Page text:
Mission X: are you fit for space?
“We are fun, we are strong and we are enthusiastic, we are going to win Mission X!” claimed one school at the Mission X launch. They will have their work cut out, judging by the eagerness of other schoolchildren across Europe.
School teams, calling themselves Spacekids, Skyrunners, Moon Jumpers and Space Fit Five, demonstrated their singing and dancing at Space Expo in Noordwijk, the Netherlands, and presented their own models and videos.
The highlight of the events was a live video call with ESA astronaut André Kuipers on the International Space Station. Over a thousand children in Portugal, the Netherlands, Switzerland and Italy watched André demonstrate weightlessness in space. Some lucky children asked André questions via the live video link.
Mission X is a worldwide educational initiative supported by ESA and national space agencies to encourage healthy and active lifestyles among children aged 8–12 years. Astronauts inspire children to eat healthily and exercise regularly.
Last year’s pilot Mission X included 12 countries, 11 space agencies and more than 4000 children.
The competition has grown to more than 10000 children this year. Countries such as Japan and Colombia are returning and are being joined by new participants like Puerto Rico and Mozambique.
Europe is joining with Austria, Belgium, Czech Republic, Denmark, France, Germany, Italy, the Netherlands, Portugal, Spain, Sweden, Switzerland and the UK.
André’s video call marked the start of the six-week competition for the children to become as fit as an astronaut.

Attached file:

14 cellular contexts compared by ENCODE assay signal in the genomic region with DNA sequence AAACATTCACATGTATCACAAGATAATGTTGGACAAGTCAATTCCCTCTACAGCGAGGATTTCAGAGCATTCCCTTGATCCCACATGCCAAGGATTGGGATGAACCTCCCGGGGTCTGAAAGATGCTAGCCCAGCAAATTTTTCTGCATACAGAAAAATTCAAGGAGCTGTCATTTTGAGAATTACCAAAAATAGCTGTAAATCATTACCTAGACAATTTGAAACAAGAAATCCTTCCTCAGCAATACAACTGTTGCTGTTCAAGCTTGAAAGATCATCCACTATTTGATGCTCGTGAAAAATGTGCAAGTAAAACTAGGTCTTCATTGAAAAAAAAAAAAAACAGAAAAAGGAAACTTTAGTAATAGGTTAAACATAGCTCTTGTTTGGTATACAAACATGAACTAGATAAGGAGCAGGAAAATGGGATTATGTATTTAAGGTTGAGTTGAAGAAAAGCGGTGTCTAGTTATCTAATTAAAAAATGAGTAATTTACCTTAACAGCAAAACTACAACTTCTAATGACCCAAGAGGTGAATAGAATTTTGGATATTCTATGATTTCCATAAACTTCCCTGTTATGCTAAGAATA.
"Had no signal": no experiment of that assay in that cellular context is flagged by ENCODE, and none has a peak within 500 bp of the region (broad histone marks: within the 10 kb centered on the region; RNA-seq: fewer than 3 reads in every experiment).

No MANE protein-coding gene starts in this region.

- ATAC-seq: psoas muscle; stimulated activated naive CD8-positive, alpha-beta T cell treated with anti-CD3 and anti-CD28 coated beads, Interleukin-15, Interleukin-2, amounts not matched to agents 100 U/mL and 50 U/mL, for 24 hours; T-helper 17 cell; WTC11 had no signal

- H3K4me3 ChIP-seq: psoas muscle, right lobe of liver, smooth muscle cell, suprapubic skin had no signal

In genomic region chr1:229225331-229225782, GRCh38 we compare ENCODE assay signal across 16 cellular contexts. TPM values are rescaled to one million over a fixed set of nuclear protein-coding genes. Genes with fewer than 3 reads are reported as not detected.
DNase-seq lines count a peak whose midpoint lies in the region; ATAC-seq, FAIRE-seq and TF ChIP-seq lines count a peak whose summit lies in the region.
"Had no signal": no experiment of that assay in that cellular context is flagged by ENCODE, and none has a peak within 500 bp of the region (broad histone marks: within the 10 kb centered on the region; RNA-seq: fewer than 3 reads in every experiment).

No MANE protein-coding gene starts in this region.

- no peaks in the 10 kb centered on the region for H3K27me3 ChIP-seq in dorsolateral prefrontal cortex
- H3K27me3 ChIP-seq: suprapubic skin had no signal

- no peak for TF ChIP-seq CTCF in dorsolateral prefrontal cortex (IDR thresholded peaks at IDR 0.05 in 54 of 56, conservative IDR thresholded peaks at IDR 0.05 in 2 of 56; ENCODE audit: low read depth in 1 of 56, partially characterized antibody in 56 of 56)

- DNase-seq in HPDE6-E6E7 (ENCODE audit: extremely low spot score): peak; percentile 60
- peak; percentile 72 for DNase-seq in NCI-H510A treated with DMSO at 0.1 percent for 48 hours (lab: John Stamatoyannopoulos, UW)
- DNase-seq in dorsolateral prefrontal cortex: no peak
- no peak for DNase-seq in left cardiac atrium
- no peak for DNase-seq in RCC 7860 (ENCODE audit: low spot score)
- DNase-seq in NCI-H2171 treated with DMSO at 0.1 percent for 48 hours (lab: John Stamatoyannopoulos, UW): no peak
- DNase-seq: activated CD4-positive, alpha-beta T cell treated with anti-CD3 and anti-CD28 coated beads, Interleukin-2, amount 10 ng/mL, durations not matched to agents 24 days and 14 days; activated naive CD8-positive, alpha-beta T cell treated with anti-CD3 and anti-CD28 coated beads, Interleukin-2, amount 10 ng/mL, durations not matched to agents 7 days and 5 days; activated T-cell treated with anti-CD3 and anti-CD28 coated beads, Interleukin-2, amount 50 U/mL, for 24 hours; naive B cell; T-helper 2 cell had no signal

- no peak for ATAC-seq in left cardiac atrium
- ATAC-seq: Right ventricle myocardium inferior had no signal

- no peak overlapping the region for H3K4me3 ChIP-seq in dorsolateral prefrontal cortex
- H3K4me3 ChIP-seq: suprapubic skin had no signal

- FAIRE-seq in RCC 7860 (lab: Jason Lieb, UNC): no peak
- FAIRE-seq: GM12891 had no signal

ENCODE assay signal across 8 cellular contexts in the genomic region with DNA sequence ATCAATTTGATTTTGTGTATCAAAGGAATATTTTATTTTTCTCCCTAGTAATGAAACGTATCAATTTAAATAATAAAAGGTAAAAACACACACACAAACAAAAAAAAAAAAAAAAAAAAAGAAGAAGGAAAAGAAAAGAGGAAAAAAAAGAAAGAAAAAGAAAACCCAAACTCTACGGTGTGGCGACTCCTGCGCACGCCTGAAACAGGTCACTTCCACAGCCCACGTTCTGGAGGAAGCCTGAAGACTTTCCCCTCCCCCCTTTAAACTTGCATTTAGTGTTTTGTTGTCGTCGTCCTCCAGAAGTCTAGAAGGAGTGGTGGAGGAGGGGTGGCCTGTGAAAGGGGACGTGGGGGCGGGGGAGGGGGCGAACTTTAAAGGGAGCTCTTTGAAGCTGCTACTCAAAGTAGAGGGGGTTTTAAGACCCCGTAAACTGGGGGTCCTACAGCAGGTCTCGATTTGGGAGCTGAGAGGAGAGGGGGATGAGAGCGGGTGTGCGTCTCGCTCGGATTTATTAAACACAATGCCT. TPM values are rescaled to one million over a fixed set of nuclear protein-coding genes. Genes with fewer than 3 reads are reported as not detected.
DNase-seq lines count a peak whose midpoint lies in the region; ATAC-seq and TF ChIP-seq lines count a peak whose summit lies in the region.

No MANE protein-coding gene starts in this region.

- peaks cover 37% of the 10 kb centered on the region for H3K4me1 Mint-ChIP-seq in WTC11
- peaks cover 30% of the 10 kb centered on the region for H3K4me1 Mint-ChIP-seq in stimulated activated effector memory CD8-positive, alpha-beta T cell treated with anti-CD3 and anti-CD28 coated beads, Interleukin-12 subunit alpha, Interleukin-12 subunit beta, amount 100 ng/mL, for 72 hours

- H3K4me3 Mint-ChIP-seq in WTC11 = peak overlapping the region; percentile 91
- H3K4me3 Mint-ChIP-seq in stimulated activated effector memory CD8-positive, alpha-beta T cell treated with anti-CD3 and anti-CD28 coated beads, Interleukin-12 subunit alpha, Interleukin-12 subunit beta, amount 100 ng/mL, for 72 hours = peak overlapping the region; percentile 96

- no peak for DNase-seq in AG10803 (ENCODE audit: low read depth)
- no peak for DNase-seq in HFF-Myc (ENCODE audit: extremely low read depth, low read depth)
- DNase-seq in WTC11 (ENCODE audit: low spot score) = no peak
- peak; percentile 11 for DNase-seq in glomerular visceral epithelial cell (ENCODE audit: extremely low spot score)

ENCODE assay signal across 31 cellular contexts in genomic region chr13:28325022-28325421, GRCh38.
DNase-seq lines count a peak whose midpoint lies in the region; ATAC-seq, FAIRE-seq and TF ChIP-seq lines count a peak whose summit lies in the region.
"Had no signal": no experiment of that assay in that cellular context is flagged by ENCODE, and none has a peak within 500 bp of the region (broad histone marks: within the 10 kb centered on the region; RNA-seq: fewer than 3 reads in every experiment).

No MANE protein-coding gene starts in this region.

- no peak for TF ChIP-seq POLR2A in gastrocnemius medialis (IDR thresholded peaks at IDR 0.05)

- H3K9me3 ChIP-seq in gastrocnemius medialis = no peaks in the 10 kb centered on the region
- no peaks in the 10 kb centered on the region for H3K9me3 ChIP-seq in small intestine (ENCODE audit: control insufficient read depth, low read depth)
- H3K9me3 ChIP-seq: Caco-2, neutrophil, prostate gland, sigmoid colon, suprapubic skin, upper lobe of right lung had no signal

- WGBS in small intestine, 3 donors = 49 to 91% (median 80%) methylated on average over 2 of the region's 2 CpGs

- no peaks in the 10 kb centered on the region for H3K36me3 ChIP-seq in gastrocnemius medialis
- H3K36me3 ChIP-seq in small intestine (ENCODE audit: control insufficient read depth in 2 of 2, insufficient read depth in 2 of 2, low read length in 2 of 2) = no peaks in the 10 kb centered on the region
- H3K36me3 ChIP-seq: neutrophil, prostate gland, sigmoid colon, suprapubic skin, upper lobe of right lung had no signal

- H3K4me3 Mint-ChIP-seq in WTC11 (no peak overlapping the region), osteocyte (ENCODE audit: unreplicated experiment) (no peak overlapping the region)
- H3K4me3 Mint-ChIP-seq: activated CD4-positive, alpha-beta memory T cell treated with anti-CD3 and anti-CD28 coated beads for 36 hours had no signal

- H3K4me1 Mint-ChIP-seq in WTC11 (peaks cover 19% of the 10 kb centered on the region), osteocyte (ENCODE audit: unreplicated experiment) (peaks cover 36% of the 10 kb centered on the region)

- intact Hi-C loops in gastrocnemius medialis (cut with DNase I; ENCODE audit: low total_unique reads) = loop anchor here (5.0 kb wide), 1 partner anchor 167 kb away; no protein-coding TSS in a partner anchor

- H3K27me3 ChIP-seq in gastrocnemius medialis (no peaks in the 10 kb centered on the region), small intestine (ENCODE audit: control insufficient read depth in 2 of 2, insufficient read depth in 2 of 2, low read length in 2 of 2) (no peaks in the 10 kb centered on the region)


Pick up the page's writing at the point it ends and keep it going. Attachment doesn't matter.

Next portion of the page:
Exercise and healthy diets will earn points for school teams. ESA will award a prize to the European team with the highest score at the end of the competition.
One teacher from the Netherlands explained that the competitive element is motivating the children to perform better individually, but also to work as a team.
A teacher from Portugal added, “Children seem to feel a real connection with the live broadcast and seem to understand physical activities better after having watched André floating around in space.”
As André explained, astronauts need to keep extremely fit so they need to exercise at least two hours each day. The amount of food they eat and the number of hours they spend exercising is carefully controlled.
Davide from Italy said, “I love the opportunity to learn about the connection between physical activity and science, like how much energy we actually spend running and performing tasks – I never looked at physical exercise from this perspective.”
Building on this enthusiasm, the children will need to train hard for the next six weeks to stand a chance of winning the Mission X prize. If any children complain about sweating after exercise, they should think about André and his crewmates: there is no shower on the Space Station – they can ‘wash’ only with wet towels after exercising.